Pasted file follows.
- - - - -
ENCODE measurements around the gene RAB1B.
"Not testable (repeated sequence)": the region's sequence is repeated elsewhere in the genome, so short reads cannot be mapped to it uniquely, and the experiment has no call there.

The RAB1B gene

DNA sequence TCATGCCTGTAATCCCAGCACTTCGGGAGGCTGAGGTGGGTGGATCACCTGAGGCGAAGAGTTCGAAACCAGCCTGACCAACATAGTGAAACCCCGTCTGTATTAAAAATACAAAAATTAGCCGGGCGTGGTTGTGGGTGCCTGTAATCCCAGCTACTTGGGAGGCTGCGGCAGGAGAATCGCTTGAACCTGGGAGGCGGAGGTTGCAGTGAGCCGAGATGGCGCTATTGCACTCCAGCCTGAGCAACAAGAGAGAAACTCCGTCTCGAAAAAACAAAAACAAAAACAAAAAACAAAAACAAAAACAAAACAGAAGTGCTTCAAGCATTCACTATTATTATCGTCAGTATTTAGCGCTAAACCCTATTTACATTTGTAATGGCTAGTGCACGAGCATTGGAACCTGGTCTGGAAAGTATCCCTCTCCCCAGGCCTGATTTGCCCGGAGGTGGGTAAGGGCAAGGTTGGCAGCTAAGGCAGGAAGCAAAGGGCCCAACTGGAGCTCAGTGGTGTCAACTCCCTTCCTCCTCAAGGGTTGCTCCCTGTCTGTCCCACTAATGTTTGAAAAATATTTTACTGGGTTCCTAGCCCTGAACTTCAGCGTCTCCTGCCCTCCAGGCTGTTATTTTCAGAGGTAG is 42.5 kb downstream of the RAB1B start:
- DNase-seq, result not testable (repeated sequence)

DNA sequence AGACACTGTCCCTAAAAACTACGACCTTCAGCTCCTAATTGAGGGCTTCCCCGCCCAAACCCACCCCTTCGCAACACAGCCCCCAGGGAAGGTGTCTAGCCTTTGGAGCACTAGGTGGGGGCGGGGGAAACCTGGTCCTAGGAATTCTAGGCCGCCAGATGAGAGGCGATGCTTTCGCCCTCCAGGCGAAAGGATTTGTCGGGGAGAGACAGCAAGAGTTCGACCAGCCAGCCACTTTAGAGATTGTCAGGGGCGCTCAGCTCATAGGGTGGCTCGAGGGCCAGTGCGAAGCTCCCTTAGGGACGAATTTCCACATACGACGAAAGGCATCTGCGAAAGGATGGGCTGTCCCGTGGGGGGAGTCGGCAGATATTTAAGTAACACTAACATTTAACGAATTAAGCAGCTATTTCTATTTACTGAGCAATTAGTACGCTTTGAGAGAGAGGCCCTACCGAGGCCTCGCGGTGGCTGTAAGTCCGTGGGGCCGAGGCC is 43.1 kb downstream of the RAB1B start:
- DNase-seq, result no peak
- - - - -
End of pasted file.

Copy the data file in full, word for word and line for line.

ENCODE measurements around the gene RAB1B.
"Not testable (repeated sequence)": the region's sequence is repeated elsewhere in the genome, so short reads cannot be mapped to it uniquely, and the experiment has no call there.

The RAB1B gene

DNA sequence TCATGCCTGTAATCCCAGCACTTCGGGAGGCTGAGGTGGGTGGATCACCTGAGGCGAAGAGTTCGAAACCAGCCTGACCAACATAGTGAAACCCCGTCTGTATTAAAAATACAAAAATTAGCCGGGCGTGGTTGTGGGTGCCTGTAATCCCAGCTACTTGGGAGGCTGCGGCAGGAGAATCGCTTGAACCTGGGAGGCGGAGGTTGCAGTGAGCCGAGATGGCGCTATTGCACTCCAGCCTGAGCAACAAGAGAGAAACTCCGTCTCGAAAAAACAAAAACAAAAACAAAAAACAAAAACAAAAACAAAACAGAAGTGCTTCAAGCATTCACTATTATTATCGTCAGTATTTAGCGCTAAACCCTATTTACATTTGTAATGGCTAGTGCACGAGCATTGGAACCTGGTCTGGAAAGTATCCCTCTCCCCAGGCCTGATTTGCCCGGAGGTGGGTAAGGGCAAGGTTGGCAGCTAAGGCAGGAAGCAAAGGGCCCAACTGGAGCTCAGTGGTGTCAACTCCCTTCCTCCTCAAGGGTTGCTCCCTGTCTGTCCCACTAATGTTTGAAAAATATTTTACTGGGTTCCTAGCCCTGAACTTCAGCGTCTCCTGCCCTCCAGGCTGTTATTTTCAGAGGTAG is 42.5 kb downstream of the RAB1B start:
- DNase-seq, result not testable (repeated sequence)

DNA sequence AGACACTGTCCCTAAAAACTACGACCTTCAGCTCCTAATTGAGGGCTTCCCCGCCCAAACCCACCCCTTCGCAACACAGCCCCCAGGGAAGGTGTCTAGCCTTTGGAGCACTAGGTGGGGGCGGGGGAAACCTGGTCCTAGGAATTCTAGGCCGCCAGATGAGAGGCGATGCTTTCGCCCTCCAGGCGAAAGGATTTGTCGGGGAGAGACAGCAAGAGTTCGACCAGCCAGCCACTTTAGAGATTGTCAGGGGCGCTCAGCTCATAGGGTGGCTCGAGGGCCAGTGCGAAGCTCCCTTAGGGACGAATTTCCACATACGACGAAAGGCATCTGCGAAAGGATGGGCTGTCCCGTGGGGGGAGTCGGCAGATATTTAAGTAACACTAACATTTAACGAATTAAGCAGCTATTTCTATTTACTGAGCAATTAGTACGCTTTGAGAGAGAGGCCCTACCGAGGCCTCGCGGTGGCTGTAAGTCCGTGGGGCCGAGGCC is 43.1 kb downstream of the RAB1B start:
- DNase-seq, result no peak